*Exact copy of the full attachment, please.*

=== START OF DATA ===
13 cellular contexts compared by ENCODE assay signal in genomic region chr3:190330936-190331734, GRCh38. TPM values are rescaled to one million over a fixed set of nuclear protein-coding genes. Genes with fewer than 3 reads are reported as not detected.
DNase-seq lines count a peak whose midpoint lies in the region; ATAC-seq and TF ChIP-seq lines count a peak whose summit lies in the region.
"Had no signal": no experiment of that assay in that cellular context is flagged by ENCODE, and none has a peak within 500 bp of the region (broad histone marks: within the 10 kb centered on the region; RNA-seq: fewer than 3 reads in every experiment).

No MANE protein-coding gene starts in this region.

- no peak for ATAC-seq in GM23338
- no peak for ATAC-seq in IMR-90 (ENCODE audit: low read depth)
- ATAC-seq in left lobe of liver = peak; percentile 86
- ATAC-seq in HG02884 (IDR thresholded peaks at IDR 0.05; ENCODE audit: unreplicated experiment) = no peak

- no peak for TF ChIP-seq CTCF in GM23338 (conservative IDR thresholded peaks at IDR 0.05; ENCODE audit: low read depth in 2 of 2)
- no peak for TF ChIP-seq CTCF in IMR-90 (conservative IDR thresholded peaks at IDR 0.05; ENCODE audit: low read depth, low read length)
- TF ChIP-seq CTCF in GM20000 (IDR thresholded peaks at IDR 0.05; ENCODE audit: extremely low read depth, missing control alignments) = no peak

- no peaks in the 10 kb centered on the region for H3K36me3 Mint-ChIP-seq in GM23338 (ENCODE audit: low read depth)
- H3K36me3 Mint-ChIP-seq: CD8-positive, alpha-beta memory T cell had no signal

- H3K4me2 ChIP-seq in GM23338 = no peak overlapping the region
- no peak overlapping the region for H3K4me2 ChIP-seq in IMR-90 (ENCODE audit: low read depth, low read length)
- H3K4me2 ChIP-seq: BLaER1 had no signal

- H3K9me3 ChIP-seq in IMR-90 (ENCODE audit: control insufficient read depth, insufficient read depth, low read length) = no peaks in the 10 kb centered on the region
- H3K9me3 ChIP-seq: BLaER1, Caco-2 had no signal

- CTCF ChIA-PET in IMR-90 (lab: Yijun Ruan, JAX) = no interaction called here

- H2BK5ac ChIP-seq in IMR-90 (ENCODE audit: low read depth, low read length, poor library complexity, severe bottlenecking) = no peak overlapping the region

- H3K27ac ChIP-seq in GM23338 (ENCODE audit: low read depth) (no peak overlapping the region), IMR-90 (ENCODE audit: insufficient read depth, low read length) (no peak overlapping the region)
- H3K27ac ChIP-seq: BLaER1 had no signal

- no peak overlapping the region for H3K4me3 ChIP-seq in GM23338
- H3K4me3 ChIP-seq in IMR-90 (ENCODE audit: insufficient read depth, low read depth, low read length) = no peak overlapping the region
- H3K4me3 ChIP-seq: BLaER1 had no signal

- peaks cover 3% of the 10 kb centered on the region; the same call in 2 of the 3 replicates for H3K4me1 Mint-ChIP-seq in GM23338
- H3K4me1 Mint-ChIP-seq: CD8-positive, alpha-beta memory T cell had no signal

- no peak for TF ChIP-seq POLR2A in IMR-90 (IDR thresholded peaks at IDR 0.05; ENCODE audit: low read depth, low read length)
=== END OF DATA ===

13 cellular contexts compared by ENCODE assay signal in genomic region chr3:190330936-190331734, GRCh38. TPM values are rescaled to one million over a fixed set of nuclear protein-coding genes. Genes with fewer than 3 reads are reported as not detected.
DNase-seq lines count a peak whose midpoint lies in the region; ATAC-seq and TF ChIP-seq lines count a peak whose summit lies in the region.
"Had no signal": no experiment of that assay in that cellular context is flagged by ENCODE, and none has a peak within 500 bp of the region (broad histone marks: within the 10 kb centered on the region; RNA-seq: fewer than 3 reads in every experiment).

No MANE protein-coding gene starts in this region.

- no peak for ATAC-seq in GM23338
- no peak for ATAC-seq in IMR-90 (ENCODE audit: low read depth)
- ATAC-seq in left lobe of liver = peak; percentile 86
- ATAC-seq in HG02884 (IDR thresholded peaks at IDR 0.05; ENCODE audit: unreplicated experiment) = no peak

- no peak for TF ChIP-seq CTCF in GM23338 (conservative IDR thresholded peaks at IDR 0.05; ENCODE audit: low read depth in 2 of 2)
- no peak for TF ChIP-seq CTCF in IMR-90 (conservative IDR thresholded peaks at IDR 0.05; ENCODE audit: low read depth, low read length)
- TF ChIP-seq CTCF in GM20000 (IDR thresholded peaks at IDR 0.05; ENCODE audit: extremely low read depth, missing control alignments) = no peak

- no peaks in the 10 kb centered on the region for H3K36me3 Mint-ChIP-seq in GM23338 (ENCODE audit: low read depth)
- H3K36me3 Mint-ChIP-seq: CD8-positive, alpha-beta memory T cell had no signal

- H3K4me2 ChIP-seq in GM23338 = no peak overlapping the region
- no peak overlapping the region for H3K4me2 ChIP-seq in IMR-90 (ENCODE audit: low read depth, low read length)
- H3K4me2 ChIP-seq: BLaER1 had no signal

- H3K9me3 ChIP-seq in IMR-90 (ENCODE audit: control insufficient read depth, insufficient read depth, low read length) = no peaks in the 10 kb centered on the region
- H3K9me3 ChIP-seq: BLaER1, Caco-2 had no signal

- CTCF ChIA-PET in IMR-90 (lab: Yijun Ruan, JAX) = no interaction called here

- H2BK5ac ChIP-seq in IMR-90 (ENCODE audit: low read depth, low read length, poor library complexity, severe bottlenecking) = no peak overlapping the region

- H3K27ac ChIP-seq in GM23338 (ENCODE audit: low read depth) (no peak overlapping the region), IMR-90 (ENCODE audit: insufficient read depth, low read length) (no peak overlapping the region)
- H3K27ac ChIP-seq: BLaER1 had no signal

- no peak overlapping the region for H3K4me3 ChIP-seq in GM23338
- H3K4me3 ChIP-seq in IMR-90 (ENCODE audit: insufficient read depth, low read depth, low read length) = no peak overlapping the region
- H3K4me3 ChIP-seq: BLaER1 had no signal

- peaks cover 3% of the 10 kb centered on the region; the same call in 2 of the 3 replicates for H3K4me1 Mint-ChIP-seq in GM23338
- H3K4me1 Mint-ChIP-seq: CD8-positive, alpha-beta memory T cell had no signal

- no peak for TF ChIP-seq POLR2A in IMR-90 (IDR thresholded peaks at IDR 0.05; ENCODE audit: low read depth, low read length)